There were seven artists, some with more than one work, and not all of them made an impression. 'Untitled (Blue Placebo)', by Felix Gonzales-Torres, had explanations involving the usefulness-uselessness of placebos and medicines according to circumstance, but to me the rectangle of blue-wrapped sweets just could not be made to carry the weight of all those meanings. I liked the look of Bob and Roberta Smith's wooden signs but (my problem, I know) they mostly made me want to correct the spelling errors. Julian Opie's blank headstones did make you think that names were going to be carved on them, but I didn't feel that meant much to me.
That it meant so very little to me did make me consider - I decided that, like Nazi experiments on Jewish victims, it was all so dehumanizing that the brain couldn't make sense of it, couldn't make it fit into normal life parameters. Unless it was that we are all desensitised these days, with violence and horror so often presented to us in one form or another. But I think the actual heartlessness of the original experiment was the thing.
Which leaves three artists. Sam Taylor-Wood showed a speeded-up film of a bowl of fruit deteriorating from fresh to a shapeless, fly-wreathed slump of brown goo. It was fascinating to watch the rot set in and I really enjoyed it, but it was like watching an experiment - afterwards I found myself wondering if I would feel the same experimenting on animals (or humans) instead of fruit, just wrapped up in watching the process, not the subjects. I'm pretty sure the answer is no, but it was uncomfortable. I appreciate the sort of art that comes back to visit your thoughts - it doesn't matter how it's worked but, on whatever level, it has.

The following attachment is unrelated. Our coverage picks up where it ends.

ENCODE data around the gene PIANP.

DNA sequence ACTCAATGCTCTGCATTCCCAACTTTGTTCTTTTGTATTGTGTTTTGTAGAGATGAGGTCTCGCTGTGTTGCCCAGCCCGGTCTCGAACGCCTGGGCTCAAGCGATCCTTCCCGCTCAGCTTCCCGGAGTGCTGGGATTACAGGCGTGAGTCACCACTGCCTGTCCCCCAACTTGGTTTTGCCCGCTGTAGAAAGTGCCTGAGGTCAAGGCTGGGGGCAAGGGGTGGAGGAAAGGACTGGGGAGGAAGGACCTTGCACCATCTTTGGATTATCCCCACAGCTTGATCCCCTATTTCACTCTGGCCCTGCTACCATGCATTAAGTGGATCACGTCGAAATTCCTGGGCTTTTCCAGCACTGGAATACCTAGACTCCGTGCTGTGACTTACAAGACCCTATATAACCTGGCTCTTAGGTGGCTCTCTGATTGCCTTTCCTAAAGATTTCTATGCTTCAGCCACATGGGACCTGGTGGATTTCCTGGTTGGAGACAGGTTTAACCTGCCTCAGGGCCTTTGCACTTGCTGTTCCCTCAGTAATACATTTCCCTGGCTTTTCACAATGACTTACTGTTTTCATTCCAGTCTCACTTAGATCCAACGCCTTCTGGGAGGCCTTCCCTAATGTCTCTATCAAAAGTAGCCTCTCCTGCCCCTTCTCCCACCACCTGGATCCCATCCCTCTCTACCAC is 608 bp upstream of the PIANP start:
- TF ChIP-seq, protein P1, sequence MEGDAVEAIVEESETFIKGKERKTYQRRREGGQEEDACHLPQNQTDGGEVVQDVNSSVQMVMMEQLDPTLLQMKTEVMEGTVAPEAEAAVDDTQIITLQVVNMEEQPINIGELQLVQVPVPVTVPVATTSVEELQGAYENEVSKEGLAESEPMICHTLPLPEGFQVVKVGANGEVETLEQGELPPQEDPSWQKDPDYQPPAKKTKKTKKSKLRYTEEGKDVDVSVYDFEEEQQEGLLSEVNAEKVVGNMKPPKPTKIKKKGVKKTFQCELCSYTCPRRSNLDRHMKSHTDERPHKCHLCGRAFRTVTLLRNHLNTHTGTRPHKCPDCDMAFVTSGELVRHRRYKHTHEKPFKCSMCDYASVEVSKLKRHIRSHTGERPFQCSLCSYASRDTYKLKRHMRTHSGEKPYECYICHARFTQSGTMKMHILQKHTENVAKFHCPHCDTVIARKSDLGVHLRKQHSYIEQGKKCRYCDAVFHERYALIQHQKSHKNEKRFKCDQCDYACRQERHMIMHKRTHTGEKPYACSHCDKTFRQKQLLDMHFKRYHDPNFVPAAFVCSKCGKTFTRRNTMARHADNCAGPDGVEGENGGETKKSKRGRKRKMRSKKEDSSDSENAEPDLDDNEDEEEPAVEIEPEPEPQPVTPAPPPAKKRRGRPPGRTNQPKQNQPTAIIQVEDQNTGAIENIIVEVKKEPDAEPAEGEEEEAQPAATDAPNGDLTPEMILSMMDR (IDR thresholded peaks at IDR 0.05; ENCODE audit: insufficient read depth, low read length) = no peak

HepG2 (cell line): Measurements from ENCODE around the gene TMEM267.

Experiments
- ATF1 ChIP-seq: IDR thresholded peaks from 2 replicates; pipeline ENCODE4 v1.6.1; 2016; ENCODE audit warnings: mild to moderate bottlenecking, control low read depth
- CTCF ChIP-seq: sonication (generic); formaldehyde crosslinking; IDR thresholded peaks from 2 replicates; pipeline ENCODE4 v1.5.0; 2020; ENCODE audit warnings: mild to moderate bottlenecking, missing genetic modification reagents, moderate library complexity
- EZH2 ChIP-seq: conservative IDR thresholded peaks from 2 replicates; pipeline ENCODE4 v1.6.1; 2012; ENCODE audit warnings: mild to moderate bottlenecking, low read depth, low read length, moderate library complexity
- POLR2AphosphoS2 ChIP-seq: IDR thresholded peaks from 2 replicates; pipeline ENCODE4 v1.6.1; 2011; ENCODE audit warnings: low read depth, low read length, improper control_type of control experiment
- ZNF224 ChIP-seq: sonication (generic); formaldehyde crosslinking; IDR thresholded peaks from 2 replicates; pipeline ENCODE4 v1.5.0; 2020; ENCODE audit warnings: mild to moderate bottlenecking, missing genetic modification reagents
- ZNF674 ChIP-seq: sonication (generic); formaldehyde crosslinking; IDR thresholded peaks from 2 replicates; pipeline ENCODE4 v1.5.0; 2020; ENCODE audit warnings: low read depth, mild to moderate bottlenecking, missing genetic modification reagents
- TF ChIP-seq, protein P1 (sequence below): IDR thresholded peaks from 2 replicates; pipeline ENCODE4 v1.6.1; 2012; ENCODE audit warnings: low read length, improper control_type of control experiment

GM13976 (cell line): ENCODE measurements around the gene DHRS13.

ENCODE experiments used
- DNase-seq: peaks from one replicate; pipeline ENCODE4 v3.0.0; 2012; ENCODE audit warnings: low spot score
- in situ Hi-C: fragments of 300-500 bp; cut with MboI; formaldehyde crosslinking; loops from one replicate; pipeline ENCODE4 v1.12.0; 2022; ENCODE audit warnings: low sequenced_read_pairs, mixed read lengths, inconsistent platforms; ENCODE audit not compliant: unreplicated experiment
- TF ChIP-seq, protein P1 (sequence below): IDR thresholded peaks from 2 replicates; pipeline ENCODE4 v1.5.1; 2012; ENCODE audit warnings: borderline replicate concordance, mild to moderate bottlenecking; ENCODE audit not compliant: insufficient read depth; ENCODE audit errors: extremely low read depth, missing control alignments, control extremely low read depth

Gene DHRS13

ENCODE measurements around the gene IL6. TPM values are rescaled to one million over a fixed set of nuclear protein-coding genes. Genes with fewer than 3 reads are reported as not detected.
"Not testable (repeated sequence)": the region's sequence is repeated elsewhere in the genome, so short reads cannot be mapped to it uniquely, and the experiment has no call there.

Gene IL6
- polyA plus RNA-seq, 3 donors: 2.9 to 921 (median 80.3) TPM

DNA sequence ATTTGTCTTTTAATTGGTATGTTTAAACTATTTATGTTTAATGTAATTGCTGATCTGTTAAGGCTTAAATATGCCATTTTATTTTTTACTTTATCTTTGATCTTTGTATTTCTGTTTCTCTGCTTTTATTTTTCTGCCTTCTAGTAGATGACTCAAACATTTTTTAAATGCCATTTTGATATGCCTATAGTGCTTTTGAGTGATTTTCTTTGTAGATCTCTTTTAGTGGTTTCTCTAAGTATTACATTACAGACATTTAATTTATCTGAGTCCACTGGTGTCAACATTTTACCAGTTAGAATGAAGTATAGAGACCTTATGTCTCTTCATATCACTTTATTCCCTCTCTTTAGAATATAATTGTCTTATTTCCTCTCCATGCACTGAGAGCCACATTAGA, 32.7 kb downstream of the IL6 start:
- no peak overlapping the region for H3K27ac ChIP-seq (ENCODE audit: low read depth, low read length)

Having just watched Cornelia Parker on 'What do artists do all day?', and with memories of her works at a show in the Baltic a few years back, I was pre-disposed to like her pieces - 'A Feather from Freud's Pillow' and 'Avoided Object'. The former was a projection of exactly what it says, and the latter four photos of cloudy skies taken above the Imperial War Museum on a camera formerly owned by the Auschwitz commandant Rudolf Höss, both works - but especially the latter - being given extra meaning by their provenance. It was fascinating watching her talk on 'What do artists do all day?' - absolutely everything she does seems to be freighted with questioning, probing. She looks into the depths of everything. Rather humbling. Having said that, I confess I just liked the pretty pictures and the provenance didn't make much odds - I think I might be a little too shallow, but I still appreciate the idea.